If they do that all their lives, and they work for much of that time, they’re likely to retire as millionaires — perhaps willing and able to shout you that last big world trip in your dotage!

Getting back to your contributions, you can keep putting in money over the years if you wish. And it certainly will earn interest — or dividends or rent if you choose to invest in a KiwiSaver share fund or property fund.

But the point behind the teller’s comment is that children under 18 don’t receive either the government’s KiwiSaver tax credit of up to $1043 a year or compulsory employer contributions.

That means that your granddaughter isn’t gaining anything, over and above the initial $1,000 kick-start, by having further savings accumulate in KiwiSaver as opposed to elsewhere. And there’s more flexibility if the money is saved in another account. Read on.

QI was reading your article in the paper the other day and decided to ask you something that was bothering me since all the information came out about KiwiSaver.

My husband and I have a granddaughter who has just turned two. We have been putting our loose change into a moneybox for her and wanted to open an account for her to put it into.

When KiwiSaver came along we thought it would be a good thing to put it into there, but on looking at it we have found that she wouldn’t be able to get it out until she was 65.

We would prefer her to be able to get it out when she was needing it for education. We feel she will have plenty of time to save for retirement once she is working, and education should come first.

Maybe the government should put a clause into KiwiSaver that would enable people like us to save for our grandchildren’s education. Surely that would be better than them getting huge loans for education when they are teenagers.

Until then I guess it will be a bank account for her money. I’d be interested in your thoughts.

ADon’t do the bank account. Do KiwiSaver minimally — as suggested above — and get the $1,000 kick-start for the little girl.

After that, though, you may want to make further savings in another savings vehicle, because the money is then available for the child’s tertiary education or perhaps to help set her up in business.

Note, though, that your granddaughter’s KiwiSaver isn’t necessarily tied up until she reaches NZ Super age.

After three years in KiwiSaver, anyone can take out their own contributions, any employer contributions, plus interest and other returns earned on all the money to use as a deposit on their first home. The government’s $1,000 kick-start and tax credits would remain in KiwiSaver.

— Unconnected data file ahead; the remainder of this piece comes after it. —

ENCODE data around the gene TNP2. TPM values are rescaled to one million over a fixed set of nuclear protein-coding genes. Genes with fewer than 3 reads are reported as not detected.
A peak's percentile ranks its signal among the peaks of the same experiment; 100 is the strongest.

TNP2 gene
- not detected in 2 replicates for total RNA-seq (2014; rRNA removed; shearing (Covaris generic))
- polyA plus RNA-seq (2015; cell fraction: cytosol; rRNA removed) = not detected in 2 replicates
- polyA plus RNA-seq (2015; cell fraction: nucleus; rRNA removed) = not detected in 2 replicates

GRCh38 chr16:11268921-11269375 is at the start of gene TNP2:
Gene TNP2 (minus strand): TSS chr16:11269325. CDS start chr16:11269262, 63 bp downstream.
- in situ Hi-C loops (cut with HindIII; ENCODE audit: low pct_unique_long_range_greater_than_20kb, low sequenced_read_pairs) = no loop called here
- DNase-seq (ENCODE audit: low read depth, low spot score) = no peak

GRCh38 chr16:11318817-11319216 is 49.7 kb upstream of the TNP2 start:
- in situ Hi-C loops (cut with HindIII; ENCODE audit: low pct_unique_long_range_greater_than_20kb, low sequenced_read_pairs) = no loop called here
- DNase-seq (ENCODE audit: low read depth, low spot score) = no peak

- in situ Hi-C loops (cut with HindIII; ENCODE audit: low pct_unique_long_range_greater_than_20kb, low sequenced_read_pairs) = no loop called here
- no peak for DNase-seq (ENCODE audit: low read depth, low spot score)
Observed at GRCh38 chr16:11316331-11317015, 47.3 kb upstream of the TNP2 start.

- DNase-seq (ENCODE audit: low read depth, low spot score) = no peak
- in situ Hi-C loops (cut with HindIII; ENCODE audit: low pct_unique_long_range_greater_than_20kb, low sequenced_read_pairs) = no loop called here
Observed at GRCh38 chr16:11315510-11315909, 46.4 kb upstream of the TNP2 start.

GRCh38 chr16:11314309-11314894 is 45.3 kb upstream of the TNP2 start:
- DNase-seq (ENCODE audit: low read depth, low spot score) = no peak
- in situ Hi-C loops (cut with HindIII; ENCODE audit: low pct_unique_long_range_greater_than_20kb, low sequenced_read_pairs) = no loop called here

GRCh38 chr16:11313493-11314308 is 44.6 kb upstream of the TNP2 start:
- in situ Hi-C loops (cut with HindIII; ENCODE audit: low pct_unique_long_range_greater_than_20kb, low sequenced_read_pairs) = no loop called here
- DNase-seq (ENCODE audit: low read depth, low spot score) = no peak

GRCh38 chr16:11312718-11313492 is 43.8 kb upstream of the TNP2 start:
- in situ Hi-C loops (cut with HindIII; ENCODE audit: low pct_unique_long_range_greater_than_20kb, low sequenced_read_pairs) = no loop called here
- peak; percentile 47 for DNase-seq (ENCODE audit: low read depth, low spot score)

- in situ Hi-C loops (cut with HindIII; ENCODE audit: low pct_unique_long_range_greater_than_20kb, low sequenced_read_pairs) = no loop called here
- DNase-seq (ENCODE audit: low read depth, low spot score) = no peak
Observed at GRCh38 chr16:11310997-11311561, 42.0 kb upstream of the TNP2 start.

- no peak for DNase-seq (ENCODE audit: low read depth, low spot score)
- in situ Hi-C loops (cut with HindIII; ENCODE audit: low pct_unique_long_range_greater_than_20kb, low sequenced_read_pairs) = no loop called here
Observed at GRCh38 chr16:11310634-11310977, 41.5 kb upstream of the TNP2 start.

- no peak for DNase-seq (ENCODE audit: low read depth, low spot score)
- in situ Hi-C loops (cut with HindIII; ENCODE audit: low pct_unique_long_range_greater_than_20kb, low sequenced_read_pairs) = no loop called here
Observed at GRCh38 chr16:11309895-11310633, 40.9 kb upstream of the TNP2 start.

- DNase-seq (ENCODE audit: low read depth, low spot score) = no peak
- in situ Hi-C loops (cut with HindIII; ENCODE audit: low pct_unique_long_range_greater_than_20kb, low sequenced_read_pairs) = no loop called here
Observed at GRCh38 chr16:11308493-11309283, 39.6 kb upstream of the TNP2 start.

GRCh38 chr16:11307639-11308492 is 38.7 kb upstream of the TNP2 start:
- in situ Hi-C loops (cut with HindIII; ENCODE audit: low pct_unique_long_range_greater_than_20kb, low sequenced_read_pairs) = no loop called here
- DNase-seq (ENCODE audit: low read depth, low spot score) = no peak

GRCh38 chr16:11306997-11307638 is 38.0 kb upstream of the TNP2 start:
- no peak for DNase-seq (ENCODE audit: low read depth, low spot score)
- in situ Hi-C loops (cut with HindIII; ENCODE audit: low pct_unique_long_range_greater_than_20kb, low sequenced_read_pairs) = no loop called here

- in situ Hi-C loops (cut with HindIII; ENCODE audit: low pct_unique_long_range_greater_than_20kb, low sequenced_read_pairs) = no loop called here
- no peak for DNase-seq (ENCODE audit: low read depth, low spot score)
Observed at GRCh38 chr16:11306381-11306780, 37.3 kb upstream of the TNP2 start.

There is no income limit on this, but the money must be used for a home you will live in, not an investment property.

Furthermore, if your household income is less than $100,000 a year (or $140,000 for three or more KiwiSavers), you can get a first home subsidy.

The subsidy is available only if you buy a house in the bottom 25 per cent of houses, by price, in your area. The government will publish lists of the cut-off price in each region.

After three years in KiwiSaver, the subsidy is $3,000, rising to a maximum of $5,000 after five years. And if two of you are in KiwiSaver, you can each get the subsidy.

It’s an attractive feature of KiwiSaver, especially for the young.

MEANINGFUL CHRISTMAS PRESENTS

Looking for something really different in the way of Christmas gifts this year? More and more charities have plans under which you can buy a gift for a needy person — usually in a developing country — in the name of your relative or friend.

For example, instead of giving your sister one more bottle of lotion that she doesn’t need, you could give an African child some seeds or a pair of shoes in your sister’s name.

Here are the contact details of charities offering these programmes:

Mary Holm is a freelance journalist, a director of Financial Services Complaints Ltd (FSCL), a seminar presenter and a bestselling author on personal finance. From 2011 to 2019 she was a founding director of the Financial Markets Authority. Her opinions are personal, and do not reflect the position of any organisation in which she holds office. Mary’s advice is of a general nature, and she is not responsible for any loss that any reader may suffer from following it. Send questions to [email protected] or click here. Letters should not exceed 200 words. We won’t publish your name. Please provide a (preferably daytime) phone number. Unfortunately, Mary cannot answer all questions, correspond directly with readers, or give financial advice.